d ν = ( j k 1 2 / π ) { S d s o [ n × E int ( r o ) · M ν ( 1 ) ( k 1 r o ) ( k 1 / j ω 1 ) n × H int ( r o ) · N ν ( 1 ) ( k 1 r o ) ] } .
Q L ( r ) = ν = σ m n f ν [ M ν ( 1 ) ( k L r ) + N ν ( 1 ) ( k L r ) ] ,
Q R ( r ) = ν = σ m n g ν [ M ν ( 1 ) ( k R r ) + N ν ( 1 ) ( k R r ) ] ,
[ a ν ; b ν ] T = [ Y 3 ] [ f ν ; g ν ] T ,
[ c ν ; d ν ] T = [ Y 1 ] [ f ν ; g ν ] T ,
[ Y 3 ] = [ I 3 ν ν K 3 v ν J 3 v ν L 3 v ν ] ; [ Y 1 ] = [ I 1 ν ν K 1 v ν J 1 v ν L 1 v ν ] .
I 3 ν ν = ( j k 1 2 / π ) { S d s o n × [ M ν ( 1 ) ( k L r o ) + N ν ( 1 ) ( k L r o ) ] · [ N ν ( 3 ) ( k 1 r o ) + η M ν ( 3 ) ( k 1 r o ) ] } ,
J 3 ν ν = ( j k 1 2 / π ) { S d s o n × [ M ν ( 1 ) ( k R r o ) N ν ( 1 ) ( k R r o ) ] · [ N ν ( 3 ) ( k 1 r o ) η M ν ( 3 ) ( k 1 r o ) ] } a R ,
K 3 ν ν = ( j k 1 2 / π ) { S d s o n × [ M ν ( 1 ) ( k L r o ) + N ν ( 1 ) ( k L r o ) ] · [ M ν ( 3 ) ( k 1 r o ) + η N ν ( 3 ) ( k 1 r o ) ] } ,
J 3 ν ν = ( j k 1 2 / π ) { S d s o n × [ M ν ( 1 ) ( k R r o ) N ν ( 1 ) ( k R r o ) ] · [ M ν ( 3 ) ( k 1 r o ) η N ν ( 3 ) ( k 1 r o ) ] } a R ,
η = [ ( μ 1 / 1 ) ( / μ ) ] 1 / 2 .
[ c ν ; d ν ] T = [ Y 1 ] [ Y 3 ] 1 [ a ν ; b ν ] T = [ T ] [ a ν ; b ν ] T ,
[ a e m n a o m n b e m n b o m n ] = [ A 3 m n n ( k L ) B 3 m n n ( k L ) A 3 m n n ( k R ) B 3 m n n ( k R ) B 3 m n n ( k L ) A 3 m n n ( k L ) B 3 m n n ( k R ) A 3 m n n ( k R ) C 3 m n n ( k L ) D 3 m n n ( k L ) C 3 m n n ( k R ) D 3 m n n ( k R ) D 3 m n n ( k L ) C 3 m n n ( k L ) D 3 m n n ( k R ) C 3 m n n ( k R ) ] [ f e m n f o m n g e m n a R g o m n a R ] ,
A 3 m n n ( p ) = ( j k 1 2 / π ) { S d s o n · ( [ M e m n ( 1 ) ( p r o ) × N e m n ( 3 ) ( k 1 r o ) ] + [ η N e m n ( 1 ) ( p r o ) × M e m n ( 3 ) ( k 1 r o ) ] ) } ,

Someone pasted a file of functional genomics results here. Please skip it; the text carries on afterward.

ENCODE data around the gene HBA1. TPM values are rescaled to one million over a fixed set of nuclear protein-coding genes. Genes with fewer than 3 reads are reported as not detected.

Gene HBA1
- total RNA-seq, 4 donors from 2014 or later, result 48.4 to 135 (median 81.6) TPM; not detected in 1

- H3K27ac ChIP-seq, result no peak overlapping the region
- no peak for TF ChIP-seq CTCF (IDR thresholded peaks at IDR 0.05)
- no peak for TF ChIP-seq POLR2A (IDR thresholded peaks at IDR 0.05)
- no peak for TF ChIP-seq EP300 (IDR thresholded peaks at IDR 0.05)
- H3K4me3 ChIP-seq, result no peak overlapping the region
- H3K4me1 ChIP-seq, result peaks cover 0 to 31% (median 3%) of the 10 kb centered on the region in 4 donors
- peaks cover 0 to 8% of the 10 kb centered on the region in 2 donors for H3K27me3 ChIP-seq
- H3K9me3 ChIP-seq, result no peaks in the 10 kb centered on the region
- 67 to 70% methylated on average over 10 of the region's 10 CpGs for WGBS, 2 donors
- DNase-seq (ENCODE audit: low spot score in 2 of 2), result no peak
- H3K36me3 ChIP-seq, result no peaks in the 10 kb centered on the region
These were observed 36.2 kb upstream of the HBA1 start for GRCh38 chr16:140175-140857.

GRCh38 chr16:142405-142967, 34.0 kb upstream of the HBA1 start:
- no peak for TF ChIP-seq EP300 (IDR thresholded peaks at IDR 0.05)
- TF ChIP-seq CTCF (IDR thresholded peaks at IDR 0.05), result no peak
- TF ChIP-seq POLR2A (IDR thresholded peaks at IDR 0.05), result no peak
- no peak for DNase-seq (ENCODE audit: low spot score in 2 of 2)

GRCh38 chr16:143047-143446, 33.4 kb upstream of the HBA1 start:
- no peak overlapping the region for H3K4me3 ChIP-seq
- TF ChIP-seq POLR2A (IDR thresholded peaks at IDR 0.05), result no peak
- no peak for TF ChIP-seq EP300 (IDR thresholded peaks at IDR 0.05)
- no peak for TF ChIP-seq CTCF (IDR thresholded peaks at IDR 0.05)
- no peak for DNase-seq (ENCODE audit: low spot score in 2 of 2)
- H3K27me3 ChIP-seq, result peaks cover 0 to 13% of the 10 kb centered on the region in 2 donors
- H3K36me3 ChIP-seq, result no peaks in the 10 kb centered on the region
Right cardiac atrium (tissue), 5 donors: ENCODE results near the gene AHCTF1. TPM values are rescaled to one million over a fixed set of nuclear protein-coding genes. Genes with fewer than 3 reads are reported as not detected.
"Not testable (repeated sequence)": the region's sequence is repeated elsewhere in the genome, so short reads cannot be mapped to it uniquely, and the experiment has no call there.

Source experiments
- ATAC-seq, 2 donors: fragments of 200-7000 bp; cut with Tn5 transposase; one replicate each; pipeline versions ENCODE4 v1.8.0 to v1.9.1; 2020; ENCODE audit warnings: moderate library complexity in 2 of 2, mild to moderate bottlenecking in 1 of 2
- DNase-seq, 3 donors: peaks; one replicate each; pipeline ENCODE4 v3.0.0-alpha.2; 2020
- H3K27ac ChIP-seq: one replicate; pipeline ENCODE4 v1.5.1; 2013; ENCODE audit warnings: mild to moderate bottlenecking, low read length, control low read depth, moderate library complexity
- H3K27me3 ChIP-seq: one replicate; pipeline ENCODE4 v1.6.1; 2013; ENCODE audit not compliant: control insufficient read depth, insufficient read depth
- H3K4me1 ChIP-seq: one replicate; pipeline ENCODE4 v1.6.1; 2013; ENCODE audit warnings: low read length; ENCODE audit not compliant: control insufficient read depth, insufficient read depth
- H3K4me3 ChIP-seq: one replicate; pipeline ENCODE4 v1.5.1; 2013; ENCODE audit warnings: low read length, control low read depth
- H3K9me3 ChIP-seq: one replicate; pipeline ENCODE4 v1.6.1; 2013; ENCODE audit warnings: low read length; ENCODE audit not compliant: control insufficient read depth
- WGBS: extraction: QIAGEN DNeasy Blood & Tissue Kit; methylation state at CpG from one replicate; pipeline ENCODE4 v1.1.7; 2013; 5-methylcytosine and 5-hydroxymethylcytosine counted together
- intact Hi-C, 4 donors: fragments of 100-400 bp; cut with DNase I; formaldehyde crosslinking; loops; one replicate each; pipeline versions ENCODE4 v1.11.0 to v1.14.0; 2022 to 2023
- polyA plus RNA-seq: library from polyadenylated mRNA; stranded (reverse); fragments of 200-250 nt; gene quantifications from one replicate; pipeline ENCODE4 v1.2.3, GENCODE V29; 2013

B 3 m n n ( p ) = ( j k 1 2 / π ) { S d s o n · ( [ N e m n ( 1 ) ( p r o ) × N o m n ( 3 ) ( k 1 r o ) ] + [ η M e m n ( 1 ) ( p r o ) × M o m n ( 3 ) ( k 1 r o ) ] ) } ,
C 3 m n n ( p ) = ( j k 1 2 / π ) { S d s o n · ( [ N e m n ( 1 ) ( p r o ) × M e m n ( 3 ) ( k 1 r o ) ] + [ η M e m n ( 1 ) ( p r o ) × N e m n ( 3 ) ( k 1 r o ) ] ) } ,
D 3 m n n ( p ) = ( j k 1 2 / π ) { S d s o n · ( [ M e m n ( 1 ) ( p r o ) × M o m n ( 3 ) ( k 1 r o ) ] + [ η N e m n ( 1 ) ( p r o ) × N o m n ( 3 ) ( k 1 r o ) ] ) } ,
r ( θ ) = a { cos 2 θ + ( a / b ) 2 sin 2 θ } 1 / 2 ,
C sca = ( π / k 1 2 ) ν D n m [ | c ν | 2 + | d ν | 2 ]
f = | r exp ( j k 1 r ) E s ( r , π θ 0 , π ϕ 0 ) | , k 1 r
C abs = ( 120 π ) Re { S d s o n ( r o ) · E int ( r o ) × H int * ( r o ) } ;
C ext = C abs + C sca .
ξ i ( r ) = exp { j k 1 ( x sin θ 0 cos ϕ 0 + y sin θ 0 sin ϕ 0 + z cos θ 0 ) · r } .
( a ) E polarization : θ 0 = 90 ° , ϕ 0 = 0 ° , E i = z ξ i ; ( b ) H polarization : θ 0 = 90 ° , ϕ 0 = 0 ° , E i = y ξ i ; and ( c ) K polarization : θ 0 = 0 ° , ϕ 0 = 0 ° , E i = x ξ i or E i = y ξ i .
k R / k = [ ( 1 + β k ) 2 + ( β k ) 2 ] 1 ; k L / k = [ ( 1 β k ) 2 + ( β k ) 2 ] 1 ,
{ / β } [ k R / k ] = 2 [ k ( 1 + β k ) + β k 2 ] [ ( 1 + β k ) 2 + ( β k ) 2 ] 1 , { / β } [ k L / k ] = 2 [ k ( 1 β k ) β k 2 ] [ ( 1 β k ) 2 + ( β k ) 2 ] 1 .
{ / β } [ k L / k ] = { / β } [ k R / k ] = 2 k ,